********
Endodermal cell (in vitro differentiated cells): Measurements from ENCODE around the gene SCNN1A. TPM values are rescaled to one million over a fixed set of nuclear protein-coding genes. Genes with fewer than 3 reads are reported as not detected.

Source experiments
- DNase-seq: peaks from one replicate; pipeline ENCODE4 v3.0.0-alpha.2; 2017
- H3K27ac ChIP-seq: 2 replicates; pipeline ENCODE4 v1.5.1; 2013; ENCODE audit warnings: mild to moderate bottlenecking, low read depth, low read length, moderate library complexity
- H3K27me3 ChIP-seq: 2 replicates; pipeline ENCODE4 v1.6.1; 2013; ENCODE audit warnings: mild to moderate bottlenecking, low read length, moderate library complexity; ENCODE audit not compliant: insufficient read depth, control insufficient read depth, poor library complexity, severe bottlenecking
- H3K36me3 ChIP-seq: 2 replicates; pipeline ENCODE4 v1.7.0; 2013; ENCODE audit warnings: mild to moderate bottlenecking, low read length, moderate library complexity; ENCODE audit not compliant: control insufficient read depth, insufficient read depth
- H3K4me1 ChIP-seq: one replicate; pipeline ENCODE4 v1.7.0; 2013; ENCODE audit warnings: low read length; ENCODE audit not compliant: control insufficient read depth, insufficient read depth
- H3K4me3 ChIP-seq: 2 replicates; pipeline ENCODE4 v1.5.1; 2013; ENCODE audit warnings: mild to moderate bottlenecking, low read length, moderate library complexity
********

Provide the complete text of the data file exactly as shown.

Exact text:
Endodermal cell (in vitro differentiated cells): Measurements from ENCODE around the gene SCNN1A. TPM values are rescaled to one million over a fixed set of nuclear protein-coding genes. Genes with fewer than 3 reads are reported as not detected.

Source experiments
- DNase-seq: peaks from one replicate; pipeline ENCODE4 v3.0.0-alpha.2; 2017
- H3K27ac ChIP-seq: 2 replicates; pipeline ENCODE4 v1.5.1; 2013; ENCODE audit warnings: mild to moderate bottlenecking, low read depth, low read length, moderate library complexity
- H3K27me3 ChIP-seq: 2 replicates; pipeline ENCODE4 v1.6.1; 2013; ENCODE audit warnings: mild to moderate bottlenecking, low read length, moderate library complexity; ENCODE audit not compliant: insufficient read depth, control insufficient read depth, poor library complexity, severe bottlenecking
- H3K36me3 ChIP-seq: 2 replicates; pipeline ENCODE4 v1.7.0; 2013; ENCODE audit warnings: mild to moderate bottlenecking, low read length, moderate library complexity; ENCODE audit not compliant: control insufficient read depth, insufficient read depth
- H3K4me1 ChIP-seq: one replicate; pipeline ENCODE4 v1.7.0; 2013; ENCODE audit warnings: low read length; ENCODE audit not compliant: control insufficient read depth, insufficient read depth
- H3K4me3 ChIP-seq: 2 replicates; pipeline ENCODE4 v1.5.1; 2013; ENCODE audit warnings: mild to moderate bottlenecking, low read length, moderate library complexity